I opened a bottle of the 1997 Masi Amarone Costasera. Masi is a famous producer of this style, with a number of different bottlings. However, this wine does not impress me much. The aroma is quite a pronounced raisin smell, which continues on to the palate. The wine is ripe and full-bodied, as it is supposed to be, but the alcohol overwhelms the fruit and makes this quite tough to drink. The wine might have been more lively 10 years ago.

Score: 87/--

Saturday, April 2, 2016

Saltram Moculta Rd. Single Vineyard Shiraz

Saltram, as a result of ownership and management changes, has been a bit of a brand salad: a lot of starts and stops. This is a shame, because the winery has access to the fruit from the Eastern Slopes of the Barossa Valley, which is higher in altitude and cooler, and should be quite attractive.

This 2010 Saltram Moculta Rd. Single Vineyard Shiraz is from the Eden Valley, though. I assume it is from the Fechner Vineyard, which has been the source of many excellent wines. However, there are different parts of this vineyard, not all of old vines.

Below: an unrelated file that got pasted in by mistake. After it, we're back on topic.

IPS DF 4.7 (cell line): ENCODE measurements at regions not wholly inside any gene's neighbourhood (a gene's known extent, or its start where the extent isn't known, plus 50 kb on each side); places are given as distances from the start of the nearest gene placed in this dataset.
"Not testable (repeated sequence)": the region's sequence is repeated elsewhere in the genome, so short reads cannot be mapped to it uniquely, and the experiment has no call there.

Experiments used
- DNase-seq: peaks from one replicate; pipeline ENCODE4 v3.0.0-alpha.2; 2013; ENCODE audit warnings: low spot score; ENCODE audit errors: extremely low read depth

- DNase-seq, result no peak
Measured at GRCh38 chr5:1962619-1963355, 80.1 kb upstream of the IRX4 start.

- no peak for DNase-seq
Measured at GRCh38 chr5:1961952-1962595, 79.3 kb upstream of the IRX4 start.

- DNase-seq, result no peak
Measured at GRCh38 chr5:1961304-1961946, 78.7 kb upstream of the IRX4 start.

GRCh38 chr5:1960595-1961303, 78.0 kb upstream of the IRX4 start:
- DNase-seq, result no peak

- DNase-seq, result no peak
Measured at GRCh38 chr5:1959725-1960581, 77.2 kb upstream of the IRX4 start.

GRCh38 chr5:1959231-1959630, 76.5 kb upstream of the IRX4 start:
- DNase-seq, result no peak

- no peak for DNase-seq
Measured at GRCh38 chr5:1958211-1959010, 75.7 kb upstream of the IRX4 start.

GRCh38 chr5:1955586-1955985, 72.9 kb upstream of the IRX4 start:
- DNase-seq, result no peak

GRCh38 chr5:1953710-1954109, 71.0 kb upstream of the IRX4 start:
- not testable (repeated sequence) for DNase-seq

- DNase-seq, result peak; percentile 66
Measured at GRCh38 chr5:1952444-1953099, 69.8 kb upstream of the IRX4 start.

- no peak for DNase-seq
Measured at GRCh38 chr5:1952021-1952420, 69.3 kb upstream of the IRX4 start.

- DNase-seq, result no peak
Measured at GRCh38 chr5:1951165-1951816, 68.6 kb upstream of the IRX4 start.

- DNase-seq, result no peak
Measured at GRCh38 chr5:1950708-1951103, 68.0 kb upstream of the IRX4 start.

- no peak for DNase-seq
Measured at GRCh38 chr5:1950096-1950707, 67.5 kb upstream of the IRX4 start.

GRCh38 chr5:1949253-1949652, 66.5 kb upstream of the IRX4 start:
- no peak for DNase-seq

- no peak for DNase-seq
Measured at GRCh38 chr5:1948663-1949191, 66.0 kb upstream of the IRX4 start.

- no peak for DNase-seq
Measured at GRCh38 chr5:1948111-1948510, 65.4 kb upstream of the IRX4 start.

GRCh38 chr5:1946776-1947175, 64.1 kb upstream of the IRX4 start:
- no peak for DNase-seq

The wine opens with an intense nose of red plum and spice. A deep purple colour engulfs the glass. On the palate, the wine is not as big and generous as the last two I reviewed. This is a more elegant wine, while it stills has considerably more weight than a cool climate Shiraz. Pepper is a strong element on the palate, as is alcohol, unfortunately. My main issue with this wine is that it has no personality. It tastes generic. It falls short of its potential, and a bit off the finish, too. Having said this, this is still quite an acceptable example of Barossa/Eden Valley Shiraz.

Score: 91/+

Friday, April 1, 2016

Penfolds Bin 389 Cabernet/Shiraz